Outside USA. Who is guaranteed growth in 2022

Posted 09 February, 2022

The US reporting season is in full swing. Just over half of the S&P 500 companies have already reported their Q4 2021 results, with another 83 due this week.


In general, companies report higher than analysts' expectations, and the highest revenue growth rates were shown by representatives of the energy sector.

Investors are pleased not only with the reporting of companies but also with global macroeconomic data, which also exceed analysts' expectations. At the same time, statistics in the US are below forecasts.

We believe non-US markets will outperform this year and expect emerging markets to catch up as geopolitical tensions ease.

How do companies report?

 

  • EPS at highs

 

In general, companies report better than expected. More than half of the S&P 500 companies (56%) have already released their Q4 2021 financials, of which 76% beat analysts' forecasts on earnings per share. In the last quarter, the EPS of the broad American market once again renewed its historical highs.

And while companies are already starting to lower earnings forecasts, the situation is still favorable: EPS continues to rise above pre-pandemic highs and has not yet reached a plateau, as it did in mid-2018 and early 2020. 

 

  • Energy Sector Leads Revenue Growth

 

Of all 11 sectors, the energy sector reports the highest revenue growth (on an annualized basis): +87.7%. 

At the same time, the forward P/E for 12 months of the energy sector is estimated at 12.5. For comparison, the average forward P/E of the S&P 500 index is 19.7, and the highest estimates for this indicator are in the Consumer Discretionary and Information Technology sectors (26.7 and 25, respectively). 

Macro data outperforms expectations

The global index of "economic surprises" returned to the positive zone, which underlines the more favorable economic situation than analysts had expected.

The Citigroup Economic Surprise Index (CESI) shows how the published macroeconomic data is better or worse than public expectations. If the indicator is positive, it means that in recent months most of the published data turned out to be better than analysts' forecasts, and vice versa.

At the same time, the "surprises" in the US have ended, which is probably due to a surge in inflation and the expected slowdown in the US economy.

This once again confirms our expectations of outstripping the growth of economies outside the US, especially emerging markets.

 

What does the PMI index say?

 

The global PMI index reflects business activity in industrial production around the world. An index level above 50 indicates growing activity, below 50 - declining activity. The data is published every month.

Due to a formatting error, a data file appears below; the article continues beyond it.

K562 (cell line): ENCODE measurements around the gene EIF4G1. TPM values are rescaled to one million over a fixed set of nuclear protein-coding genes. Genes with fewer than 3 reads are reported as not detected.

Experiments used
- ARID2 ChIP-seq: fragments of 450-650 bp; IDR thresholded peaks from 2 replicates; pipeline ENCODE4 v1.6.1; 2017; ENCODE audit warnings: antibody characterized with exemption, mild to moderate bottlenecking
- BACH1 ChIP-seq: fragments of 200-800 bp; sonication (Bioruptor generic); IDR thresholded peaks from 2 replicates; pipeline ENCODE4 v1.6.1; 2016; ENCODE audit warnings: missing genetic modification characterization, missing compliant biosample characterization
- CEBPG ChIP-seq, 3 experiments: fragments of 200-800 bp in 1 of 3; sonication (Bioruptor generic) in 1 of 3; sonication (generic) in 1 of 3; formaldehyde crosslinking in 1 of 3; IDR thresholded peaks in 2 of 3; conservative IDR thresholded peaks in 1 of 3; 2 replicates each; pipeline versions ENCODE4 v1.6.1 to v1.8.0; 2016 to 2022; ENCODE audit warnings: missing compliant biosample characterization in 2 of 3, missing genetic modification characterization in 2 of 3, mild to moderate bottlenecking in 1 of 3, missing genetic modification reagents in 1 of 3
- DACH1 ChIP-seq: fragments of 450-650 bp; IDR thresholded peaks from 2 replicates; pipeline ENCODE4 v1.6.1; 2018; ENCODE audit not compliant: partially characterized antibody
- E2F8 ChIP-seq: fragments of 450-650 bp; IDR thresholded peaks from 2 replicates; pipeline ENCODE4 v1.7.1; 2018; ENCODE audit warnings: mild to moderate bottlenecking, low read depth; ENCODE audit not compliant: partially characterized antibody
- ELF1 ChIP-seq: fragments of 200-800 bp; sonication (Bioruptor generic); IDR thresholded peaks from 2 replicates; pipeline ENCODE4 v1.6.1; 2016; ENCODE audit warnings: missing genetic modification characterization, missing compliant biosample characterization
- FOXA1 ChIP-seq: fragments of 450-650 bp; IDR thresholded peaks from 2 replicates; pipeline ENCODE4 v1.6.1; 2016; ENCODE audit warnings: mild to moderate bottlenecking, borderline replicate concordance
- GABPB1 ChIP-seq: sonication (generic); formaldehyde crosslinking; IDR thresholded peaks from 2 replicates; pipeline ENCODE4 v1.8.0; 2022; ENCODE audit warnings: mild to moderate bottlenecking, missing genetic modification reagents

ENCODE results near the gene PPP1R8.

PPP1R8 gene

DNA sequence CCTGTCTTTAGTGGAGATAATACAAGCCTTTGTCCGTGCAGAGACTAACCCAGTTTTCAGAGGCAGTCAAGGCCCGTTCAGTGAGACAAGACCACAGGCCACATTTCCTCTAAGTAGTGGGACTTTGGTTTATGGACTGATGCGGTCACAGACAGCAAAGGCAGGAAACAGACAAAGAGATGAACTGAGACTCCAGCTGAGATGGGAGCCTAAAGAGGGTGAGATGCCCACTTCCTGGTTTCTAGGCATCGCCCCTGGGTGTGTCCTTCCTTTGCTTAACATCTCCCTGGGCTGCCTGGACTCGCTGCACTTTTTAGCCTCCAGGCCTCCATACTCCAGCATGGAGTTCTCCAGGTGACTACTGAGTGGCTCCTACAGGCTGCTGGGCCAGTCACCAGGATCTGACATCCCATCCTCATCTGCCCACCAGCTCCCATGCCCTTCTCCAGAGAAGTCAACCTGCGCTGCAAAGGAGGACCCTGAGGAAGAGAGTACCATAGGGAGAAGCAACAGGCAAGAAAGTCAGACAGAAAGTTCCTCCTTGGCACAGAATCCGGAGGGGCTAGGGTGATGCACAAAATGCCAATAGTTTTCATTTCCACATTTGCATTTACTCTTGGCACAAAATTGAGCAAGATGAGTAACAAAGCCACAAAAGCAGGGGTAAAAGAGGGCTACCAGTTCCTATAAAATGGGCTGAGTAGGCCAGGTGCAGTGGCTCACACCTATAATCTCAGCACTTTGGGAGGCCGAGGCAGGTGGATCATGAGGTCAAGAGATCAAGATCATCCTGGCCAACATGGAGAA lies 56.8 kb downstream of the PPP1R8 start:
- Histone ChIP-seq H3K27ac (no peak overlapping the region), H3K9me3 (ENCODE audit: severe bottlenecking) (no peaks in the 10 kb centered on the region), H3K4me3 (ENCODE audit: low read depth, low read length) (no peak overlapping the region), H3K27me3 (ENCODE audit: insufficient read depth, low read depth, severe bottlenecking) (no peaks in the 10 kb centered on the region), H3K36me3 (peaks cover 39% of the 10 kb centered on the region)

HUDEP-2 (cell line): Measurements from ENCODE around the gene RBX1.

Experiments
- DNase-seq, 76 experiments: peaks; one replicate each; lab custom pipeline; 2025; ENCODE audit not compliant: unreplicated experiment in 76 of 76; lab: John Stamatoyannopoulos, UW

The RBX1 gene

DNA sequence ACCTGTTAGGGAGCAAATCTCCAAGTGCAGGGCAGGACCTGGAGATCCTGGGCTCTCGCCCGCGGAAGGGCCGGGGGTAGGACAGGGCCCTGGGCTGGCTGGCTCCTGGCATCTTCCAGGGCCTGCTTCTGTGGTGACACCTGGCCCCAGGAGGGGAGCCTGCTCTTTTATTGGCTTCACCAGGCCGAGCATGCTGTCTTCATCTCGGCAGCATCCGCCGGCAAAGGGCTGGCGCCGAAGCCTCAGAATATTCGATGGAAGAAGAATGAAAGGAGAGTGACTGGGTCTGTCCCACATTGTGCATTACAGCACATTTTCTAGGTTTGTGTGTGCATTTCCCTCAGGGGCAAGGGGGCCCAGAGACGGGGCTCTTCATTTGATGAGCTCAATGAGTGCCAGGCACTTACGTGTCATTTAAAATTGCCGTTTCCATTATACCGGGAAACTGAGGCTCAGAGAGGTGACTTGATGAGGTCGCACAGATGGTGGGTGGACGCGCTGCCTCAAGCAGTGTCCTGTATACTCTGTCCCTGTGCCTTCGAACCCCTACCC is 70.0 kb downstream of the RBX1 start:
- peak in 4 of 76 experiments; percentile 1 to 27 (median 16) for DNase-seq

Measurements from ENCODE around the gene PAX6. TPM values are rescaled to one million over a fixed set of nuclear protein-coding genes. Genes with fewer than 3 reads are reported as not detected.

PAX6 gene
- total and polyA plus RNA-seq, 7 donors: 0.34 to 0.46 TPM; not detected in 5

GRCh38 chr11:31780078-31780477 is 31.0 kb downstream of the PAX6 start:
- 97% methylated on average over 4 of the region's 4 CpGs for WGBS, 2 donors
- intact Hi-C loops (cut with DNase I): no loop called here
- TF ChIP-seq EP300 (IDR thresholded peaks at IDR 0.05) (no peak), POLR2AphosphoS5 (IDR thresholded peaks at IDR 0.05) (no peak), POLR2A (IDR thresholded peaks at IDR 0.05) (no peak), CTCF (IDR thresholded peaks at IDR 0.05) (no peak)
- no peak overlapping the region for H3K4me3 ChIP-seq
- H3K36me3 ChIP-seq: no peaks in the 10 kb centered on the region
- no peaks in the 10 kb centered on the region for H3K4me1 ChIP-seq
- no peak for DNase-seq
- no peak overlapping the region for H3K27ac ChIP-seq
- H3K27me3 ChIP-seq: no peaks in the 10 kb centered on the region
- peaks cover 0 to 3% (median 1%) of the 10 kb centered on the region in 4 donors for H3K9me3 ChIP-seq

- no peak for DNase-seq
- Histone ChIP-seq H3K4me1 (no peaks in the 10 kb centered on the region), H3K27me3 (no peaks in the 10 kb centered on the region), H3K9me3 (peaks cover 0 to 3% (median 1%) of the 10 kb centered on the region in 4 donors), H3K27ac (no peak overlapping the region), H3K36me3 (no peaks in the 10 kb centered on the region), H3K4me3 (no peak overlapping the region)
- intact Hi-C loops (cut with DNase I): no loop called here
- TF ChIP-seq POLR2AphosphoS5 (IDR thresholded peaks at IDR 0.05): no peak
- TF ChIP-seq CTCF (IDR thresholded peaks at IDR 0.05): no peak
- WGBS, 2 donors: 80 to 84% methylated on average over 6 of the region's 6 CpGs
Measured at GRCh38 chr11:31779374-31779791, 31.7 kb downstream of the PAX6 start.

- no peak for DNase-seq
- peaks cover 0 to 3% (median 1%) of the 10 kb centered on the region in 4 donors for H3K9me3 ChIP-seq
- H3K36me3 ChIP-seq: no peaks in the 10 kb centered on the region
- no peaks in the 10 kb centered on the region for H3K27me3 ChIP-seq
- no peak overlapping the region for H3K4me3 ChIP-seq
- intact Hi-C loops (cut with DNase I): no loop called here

• Four Modes of the World Industrial Production Index

 

JP Morgan analysts identify four modes of the Global PMI Manufacturing index:

1. Beginning of growth: index < 51 and growing,

2. Completion of growth: index > 51 and growing,

3. Beginning of decline: index > 51 and falling,

4. Completion of decline: index < 51 and falling.

In each of these regimes, there are patterns in the behavior of different asset classes. Their analysis can answer the question of what to expect in the markets in the near future.

Since May 2021, we have been in the third mode: the global PMI is declining, but has not yet overcome the bar of 51, in January 2022 the index came out at 53.2. 

How did different asset classes behave in the third mode?

Historically, in the third mode, emerging markets, small caps, Europe and the United States performed best among stocks, and commodities and EM currencies among other assets. US Treasuries also showed leading dynamics, but now, against the backdrop of the Fed's rate hike, this may not be the case.

 

  • How are the past growth leaders of the third regime of PMI now behaving?

 

This time, only commodities markets fully live up to expectations: the S&P GSCI Commodity Index has grown by 26% since May 2021. The leading position here is occupied by oil (+37%):

 

  1. The OPEC+ countries have maintained the conditions for a gradual increase in oil production by 400,000 barrels per day. 
  2. Despite this, technically the cartel has not yet met the requirements due to the inability of some members of the group to increase production volumes.

 

Also, European and American stocks behave more or less close to the historical canons, but emerging markets are very far away. The main reasons are geopolitical risks in Russia and last year's "regulatory tornado" in China.

We hope that the latter is a thing of the past: the rhetoric of the Chinese authorities, who are trying to calm the investment community, speaks in favor of this. As soon as the geopolitical situation stabilizes, we can count on very good catch-up growth in emerging markets.

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